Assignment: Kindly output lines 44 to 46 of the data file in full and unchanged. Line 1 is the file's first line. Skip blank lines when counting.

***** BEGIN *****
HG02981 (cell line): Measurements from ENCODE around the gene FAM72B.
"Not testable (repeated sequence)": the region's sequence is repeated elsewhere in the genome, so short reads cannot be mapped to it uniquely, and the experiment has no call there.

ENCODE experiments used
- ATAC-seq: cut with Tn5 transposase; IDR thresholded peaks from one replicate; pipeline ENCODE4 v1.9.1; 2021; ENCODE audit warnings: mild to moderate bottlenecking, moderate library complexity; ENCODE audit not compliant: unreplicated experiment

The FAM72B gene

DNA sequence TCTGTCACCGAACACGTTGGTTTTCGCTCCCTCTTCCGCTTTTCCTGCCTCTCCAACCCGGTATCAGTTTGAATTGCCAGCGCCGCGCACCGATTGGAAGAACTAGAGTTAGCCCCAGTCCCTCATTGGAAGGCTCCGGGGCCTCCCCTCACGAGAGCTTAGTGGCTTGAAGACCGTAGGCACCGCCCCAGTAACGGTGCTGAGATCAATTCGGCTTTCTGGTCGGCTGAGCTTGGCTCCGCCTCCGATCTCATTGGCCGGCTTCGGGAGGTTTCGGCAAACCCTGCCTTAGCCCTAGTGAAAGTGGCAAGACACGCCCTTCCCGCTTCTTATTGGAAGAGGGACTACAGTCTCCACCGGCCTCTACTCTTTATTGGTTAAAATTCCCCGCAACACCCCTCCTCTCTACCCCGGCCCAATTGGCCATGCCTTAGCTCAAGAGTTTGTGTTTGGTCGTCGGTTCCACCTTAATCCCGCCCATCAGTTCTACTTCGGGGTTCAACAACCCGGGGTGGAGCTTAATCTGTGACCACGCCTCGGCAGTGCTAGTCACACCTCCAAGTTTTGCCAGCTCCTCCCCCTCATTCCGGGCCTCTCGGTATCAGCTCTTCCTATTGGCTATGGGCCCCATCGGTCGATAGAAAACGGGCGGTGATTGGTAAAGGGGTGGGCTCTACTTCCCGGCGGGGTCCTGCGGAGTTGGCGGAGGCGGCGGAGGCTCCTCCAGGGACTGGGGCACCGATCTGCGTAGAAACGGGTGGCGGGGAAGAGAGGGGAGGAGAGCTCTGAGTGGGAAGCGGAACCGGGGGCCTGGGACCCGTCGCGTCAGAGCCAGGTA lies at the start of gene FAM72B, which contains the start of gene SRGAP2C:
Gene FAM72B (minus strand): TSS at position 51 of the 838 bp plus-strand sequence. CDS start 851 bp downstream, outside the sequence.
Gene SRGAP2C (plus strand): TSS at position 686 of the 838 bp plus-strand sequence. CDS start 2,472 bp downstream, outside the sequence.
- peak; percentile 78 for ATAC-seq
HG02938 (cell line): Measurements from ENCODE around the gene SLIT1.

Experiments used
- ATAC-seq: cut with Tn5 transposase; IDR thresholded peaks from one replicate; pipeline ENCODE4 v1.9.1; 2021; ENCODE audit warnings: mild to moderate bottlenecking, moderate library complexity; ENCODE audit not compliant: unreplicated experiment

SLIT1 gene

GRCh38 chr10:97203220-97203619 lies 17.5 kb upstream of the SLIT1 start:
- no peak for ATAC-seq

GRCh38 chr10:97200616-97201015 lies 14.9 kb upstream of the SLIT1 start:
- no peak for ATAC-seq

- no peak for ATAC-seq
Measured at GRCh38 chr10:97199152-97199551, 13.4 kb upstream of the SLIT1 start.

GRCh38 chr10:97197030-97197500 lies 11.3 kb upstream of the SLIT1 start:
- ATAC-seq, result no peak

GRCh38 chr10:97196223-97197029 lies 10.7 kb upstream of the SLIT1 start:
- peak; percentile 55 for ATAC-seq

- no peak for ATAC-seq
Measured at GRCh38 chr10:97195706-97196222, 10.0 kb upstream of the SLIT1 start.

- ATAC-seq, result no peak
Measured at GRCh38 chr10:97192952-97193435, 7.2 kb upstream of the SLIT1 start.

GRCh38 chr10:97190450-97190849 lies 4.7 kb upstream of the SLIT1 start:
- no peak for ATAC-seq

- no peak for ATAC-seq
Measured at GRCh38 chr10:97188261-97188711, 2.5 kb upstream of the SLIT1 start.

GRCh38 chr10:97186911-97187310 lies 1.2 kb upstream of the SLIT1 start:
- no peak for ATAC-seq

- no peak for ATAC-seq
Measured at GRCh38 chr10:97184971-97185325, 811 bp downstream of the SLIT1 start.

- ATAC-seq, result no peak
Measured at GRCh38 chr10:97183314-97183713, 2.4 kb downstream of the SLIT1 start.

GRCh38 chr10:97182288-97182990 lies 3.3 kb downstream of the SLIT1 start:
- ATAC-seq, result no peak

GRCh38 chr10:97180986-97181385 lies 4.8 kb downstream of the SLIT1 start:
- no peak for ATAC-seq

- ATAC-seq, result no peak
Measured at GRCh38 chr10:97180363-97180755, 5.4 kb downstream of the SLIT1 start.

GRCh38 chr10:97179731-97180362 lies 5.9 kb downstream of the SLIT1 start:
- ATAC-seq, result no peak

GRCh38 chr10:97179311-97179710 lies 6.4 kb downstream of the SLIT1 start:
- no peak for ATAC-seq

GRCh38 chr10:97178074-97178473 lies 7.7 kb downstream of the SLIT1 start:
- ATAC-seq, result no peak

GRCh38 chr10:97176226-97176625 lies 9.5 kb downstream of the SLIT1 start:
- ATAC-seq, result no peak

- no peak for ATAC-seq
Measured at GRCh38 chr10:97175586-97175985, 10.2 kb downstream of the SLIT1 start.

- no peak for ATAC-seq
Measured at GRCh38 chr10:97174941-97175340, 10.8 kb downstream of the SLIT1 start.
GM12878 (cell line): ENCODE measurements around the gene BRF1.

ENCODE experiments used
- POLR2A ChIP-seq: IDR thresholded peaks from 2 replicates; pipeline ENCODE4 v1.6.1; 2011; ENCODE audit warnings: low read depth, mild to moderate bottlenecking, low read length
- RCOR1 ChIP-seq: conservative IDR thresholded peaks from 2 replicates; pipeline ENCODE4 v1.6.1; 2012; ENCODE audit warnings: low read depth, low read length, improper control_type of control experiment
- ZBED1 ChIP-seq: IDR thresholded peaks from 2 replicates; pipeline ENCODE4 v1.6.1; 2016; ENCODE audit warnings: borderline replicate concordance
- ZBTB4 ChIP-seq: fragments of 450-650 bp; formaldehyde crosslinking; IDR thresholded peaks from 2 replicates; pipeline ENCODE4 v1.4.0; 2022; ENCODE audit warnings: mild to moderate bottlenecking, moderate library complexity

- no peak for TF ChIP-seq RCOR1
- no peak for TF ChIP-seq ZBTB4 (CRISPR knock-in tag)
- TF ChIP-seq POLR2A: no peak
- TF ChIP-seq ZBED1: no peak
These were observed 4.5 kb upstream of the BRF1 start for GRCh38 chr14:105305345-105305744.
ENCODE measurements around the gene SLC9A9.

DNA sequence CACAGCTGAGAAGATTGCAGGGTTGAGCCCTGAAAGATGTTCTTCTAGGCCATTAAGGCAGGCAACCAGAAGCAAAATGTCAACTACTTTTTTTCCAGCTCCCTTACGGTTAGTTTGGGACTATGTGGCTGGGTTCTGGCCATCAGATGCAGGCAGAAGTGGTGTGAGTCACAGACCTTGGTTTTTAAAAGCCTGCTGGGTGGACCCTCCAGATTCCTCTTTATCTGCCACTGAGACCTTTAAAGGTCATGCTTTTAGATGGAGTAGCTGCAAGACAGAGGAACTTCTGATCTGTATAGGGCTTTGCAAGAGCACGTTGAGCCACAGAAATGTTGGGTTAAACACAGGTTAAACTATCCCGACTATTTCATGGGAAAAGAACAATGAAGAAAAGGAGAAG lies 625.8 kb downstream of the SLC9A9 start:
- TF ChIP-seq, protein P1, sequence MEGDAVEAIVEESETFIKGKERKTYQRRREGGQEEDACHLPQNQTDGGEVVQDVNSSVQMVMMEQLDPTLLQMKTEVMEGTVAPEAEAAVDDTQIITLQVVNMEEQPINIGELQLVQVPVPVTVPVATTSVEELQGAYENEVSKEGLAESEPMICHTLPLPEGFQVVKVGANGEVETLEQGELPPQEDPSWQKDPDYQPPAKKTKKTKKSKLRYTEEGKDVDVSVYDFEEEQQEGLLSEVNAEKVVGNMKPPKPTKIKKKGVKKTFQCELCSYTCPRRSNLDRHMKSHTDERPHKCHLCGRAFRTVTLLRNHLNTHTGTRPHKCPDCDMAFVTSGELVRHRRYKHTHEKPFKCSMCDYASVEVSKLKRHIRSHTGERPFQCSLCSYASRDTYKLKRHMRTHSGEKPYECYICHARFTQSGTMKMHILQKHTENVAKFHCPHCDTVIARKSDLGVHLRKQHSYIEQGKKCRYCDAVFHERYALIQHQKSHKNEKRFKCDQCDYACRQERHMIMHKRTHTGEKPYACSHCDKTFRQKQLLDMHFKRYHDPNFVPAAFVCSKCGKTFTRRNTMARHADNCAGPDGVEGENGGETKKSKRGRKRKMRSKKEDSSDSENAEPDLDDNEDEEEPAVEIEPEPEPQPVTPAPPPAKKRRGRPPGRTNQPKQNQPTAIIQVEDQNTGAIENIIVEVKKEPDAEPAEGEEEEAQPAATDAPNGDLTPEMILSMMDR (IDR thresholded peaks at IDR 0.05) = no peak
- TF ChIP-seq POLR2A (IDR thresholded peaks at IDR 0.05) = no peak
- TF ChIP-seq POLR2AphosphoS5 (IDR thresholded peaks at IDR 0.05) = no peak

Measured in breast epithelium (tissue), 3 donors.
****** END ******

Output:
GRCh38 chr10:97179731-97180362 lies 5.9 kb downstream of the SLIT1 start:
- ATAC-seq, result no peak

GRCh38 chr10:97179311-97179710 lies 6.4 kb downstream of the SLIT1 start: